Interleukin (IL)-12 activates a T-cell-dependent antitumor immune response that is able to eradicate established large tumors in a number of immunogenic tumor models. The effector mechanisms in these dramatic antitumor responses have not yet been identified. In this report, we show that the effector mechanism of IL-12-induced rejection of established MCA207 tumors is unique in that it is not dependent on perforin, Fas/Fas ligand, and nitric oxide. Study of cyclophosphamide plus IL-12 (Cy + IL-12)-induced rejection of ascites Sa1 tumor demonstrates that macrophages are the predominant immune cell infiltration in the ascites. These macrophages possess nonspecific tumoricidal activity in vivo as immune distinct MCA207 tumor cells inoculated i.p., but not s.c., in mice bearing regressing Sa1 ascites tumors after Cy + IL-12 therapy are rejected. Furthermore, Cy + IL-12-treated Sa1 ascites cells or macrophages, but not spleen macrophages from the same mouse or inflammatory macrophages induced by thioglycollate, are able to suppress the development of immune-irrelevant s.c. tumors in a Winn assay. These macrophages kill various tumor cells in a contact-dependent manner in vitro, and the cytotoxicity is preserved after fixation with paraformaldehyde. These results demonstrate that activated macrophages function as effector cells in an IL-12-induced, T-cell-dependent eradication of established tumors through a novel contact-dependent, paraformaldehyde fixation-resistant, apoptosis-inducing mechanism.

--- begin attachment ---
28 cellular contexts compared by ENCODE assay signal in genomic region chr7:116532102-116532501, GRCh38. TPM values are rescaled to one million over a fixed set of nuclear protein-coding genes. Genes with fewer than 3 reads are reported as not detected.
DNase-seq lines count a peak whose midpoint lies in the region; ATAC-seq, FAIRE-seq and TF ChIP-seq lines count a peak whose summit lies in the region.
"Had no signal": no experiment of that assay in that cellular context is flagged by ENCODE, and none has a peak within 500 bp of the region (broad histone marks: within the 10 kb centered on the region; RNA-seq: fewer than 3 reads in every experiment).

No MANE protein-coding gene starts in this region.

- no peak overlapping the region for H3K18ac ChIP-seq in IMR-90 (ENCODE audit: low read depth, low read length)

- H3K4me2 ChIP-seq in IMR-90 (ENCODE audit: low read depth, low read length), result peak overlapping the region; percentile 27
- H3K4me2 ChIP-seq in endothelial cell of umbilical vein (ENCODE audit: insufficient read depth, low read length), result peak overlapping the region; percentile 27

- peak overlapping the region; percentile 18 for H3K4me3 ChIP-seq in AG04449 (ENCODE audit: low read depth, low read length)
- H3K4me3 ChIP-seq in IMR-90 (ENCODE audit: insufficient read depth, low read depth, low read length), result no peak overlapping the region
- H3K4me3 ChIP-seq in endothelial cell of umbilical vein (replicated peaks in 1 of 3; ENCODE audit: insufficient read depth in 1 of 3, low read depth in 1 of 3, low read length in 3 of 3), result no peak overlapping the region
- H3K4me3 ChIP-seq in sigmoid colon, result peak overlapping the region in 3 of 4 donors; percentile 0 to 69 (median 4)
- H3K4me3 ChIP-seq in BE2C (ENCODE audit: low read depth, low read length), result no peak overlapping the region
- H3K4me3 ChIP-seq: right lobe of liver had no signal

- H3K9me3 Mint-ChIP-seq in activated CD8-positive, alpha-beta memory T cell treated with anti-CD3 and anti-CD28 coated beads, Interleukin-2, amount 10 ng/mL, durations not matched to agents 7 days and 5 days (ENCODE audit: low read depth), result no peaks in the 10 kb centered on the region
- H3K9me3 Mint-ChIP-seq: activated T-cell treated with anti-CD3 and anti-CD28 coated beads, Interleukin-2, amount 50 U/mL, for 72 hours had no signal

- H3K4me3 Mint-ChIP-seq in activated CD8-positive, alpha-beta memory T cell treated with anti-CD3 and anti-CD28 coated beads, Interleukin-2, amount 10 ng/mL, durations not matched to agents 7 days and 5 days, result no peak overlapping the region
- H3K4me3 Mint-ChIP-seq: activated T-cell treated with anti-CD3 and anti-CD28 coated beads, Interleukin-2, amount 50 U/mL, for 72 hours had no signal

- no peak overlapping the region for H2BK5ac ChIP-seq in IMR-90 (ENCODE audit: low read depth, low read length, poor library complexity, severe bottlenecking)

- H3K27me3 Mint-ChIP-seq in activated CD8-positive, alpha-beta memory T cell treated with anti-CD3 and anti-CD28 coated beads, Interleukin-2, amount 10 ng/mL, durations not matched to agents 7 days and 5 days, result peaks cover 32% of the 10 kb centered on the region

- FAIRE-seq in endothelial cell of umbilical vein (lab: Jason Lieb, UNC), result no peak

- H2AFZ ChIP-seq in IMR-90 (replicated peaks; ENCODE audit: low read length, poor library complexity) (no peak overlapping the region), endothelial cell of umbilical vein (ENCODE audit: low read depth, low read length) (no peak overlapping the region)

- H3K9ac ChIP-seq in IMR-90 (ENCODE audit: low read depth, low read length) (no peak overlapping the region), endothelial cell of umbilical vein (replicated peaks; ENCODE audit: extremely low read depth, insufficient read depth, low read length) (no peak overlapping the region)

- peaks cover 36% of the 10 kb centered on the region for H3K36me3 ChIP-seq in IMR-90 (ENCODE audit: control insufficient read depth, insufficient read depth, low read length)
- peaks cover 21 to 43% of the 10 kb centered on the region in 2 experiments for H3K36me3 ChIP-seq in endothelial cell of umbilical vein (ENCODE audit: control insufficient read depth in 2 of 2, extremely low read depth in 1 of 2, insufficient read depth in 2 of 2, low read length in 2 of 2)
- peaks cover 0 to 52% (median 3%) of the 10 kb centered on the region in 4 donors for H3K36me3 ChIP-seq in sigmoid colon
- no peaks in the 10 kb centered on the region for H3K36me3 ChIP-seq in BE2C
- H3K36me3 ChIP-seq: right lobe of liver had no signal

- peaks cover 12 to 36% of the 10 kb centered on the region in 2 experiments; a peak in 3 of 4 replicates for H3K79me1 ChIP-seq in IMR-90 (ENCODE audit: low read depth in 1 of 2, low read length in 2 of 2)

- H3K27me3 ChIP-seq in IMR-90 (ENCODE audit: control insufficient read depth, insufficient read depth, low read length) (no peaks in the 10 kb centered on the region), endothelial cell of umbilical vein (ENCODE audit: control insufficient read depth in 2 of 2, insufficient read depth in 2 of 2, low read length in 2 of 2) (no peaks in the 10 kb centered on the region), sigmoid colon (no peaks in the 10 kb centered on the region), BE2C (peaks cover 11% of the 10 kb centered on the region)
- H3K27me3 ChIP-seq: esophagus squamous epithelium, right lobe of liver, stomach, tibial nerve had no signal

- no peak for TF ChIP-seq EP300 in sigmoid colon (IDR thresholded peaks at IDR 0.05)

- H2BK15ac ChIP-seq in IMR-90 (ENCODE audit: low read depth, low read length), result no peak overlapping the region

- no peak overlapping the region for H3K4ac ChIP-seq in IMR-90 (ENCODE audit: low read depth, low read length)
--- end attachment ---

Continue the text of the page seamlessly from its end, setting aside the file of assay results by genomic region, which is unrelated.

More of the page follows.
|Original language||English (US)|
|Number of pages||7|
|Publication status||Published - Sep 1 2002|
ASJC Scopus subject areas
- Cancer Research